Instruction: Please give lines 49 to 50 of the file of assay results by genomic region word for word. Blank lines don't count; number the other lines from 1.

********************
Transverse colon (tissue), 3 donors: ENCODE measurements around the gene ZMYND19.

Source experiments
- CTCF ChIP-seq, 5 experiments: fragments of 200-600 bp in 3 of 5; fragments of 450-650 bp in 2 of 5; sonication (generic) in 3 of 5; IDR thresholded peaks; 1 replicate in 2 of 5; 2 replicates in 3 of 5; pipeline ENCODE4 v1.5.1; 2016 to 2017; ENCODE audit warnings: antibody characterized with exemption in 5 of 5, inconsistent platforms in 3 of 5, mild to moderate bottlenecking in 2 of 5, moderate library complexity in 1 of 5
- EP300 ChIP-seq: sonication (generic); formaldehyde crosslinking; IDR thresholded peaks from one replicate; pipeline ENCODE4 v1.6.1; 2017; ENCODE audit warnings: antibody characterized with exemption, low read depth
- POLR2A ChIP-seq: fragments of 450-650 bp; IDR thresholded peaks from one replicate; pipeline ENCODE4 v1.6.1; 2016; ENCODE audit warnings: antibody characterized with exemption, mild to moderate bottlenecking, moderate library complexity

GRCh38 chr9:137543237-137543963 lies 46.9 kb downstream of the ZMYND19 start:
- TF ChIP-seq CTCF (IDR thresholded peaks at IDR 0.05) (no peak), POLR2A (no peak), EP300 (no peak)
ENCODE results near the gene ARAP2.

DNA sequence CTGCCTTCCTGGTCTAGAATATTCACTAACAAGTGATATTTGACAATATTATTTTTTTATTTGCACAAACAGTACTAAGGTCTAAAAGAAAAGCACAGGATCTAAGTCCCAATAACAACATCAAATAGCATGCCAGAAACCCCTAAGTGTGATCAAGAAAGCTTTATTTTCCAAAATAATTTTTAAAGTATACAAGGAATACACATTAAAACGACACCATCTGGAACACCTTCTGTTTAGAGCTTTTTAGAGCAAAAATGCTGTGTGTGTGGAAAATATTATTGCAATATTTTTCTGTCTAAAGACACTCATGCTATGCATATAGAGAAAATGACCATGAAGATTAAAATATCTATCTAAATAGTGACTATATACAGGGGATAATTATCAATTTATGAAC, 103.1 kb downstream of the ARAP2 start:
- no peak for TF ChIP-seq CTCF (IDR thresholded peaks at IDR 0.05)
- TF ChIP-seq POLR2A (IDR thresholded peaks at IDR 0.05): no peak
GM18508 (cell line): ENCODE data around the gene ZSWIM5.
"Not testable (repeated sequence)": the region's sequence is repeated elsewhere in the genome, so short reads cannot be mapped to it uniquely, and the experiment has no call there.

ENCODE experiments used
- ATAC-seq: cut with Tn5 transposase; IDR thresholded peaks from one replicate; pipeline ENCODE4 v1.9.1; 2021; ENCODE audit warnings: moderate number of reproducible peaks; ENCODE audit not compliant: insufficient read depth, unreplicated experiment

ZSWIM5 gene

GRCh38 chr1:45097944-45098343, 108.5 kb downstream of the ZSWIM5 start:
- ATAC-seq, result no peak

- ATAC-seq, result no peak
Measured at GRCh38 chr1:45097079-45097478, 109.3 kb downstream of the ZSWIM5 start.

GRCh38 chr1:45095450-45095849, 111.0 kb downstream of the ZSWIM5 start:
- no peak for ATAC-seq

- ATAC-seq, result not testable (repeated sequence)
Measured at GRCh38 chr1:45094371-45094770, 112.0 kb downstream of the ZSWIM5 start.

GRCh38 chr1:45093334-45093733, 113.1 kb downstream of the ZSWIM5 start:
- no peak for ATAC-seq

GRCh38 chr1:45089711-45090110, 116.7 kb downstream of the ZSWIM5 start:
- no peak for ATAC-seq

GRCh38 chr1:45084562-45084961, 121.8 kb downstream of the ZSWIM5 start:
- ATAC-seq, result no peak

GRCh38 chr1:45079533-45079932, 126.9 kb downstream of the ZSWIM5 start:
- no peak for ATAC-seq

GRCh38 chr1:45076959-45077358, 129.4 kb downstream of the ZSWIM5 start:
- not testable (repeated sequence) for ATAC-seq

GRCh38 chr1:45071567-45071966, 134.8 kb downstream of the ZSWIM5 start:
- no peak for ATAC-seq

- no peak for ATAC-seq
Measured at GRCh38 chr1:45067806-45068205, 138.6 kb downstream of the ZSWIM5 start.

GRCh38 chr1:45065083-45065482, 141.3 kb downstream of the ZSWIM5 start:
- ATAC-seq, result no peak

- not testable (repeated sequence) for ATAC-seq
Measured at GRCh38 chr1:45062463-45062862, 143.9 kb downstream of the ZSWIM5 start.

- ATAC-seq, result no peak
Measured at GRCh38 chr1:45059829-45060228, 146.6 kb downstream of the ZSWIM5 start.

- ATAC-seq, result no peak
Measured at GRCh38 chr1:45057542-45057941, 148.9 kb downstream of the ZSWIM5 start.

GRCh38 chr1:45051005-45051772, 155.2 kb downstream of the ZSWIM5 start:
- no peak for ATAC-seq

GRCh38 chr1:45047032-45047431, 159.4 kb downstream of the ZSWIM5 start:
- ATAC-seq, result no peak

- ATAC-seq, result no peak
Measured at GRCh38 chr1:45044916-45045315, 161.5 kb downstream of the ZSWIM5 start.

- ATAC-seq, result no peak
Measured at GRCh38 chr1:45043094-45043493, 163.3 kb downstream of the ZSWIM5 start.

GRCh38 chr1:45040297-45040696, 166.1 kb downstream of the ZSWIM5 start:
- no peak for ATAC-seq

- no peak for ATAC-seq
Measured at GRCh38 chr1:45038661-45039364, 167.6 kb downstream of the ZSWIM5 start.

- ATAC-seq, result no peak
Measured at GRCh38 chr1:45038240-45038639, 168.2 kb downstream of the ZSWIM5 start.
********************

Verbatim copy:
GRCh38 chr1:45047032-45047431, 159.4 kb downstream of the ZSWIM5 start:
- ATAC-seq, result no peak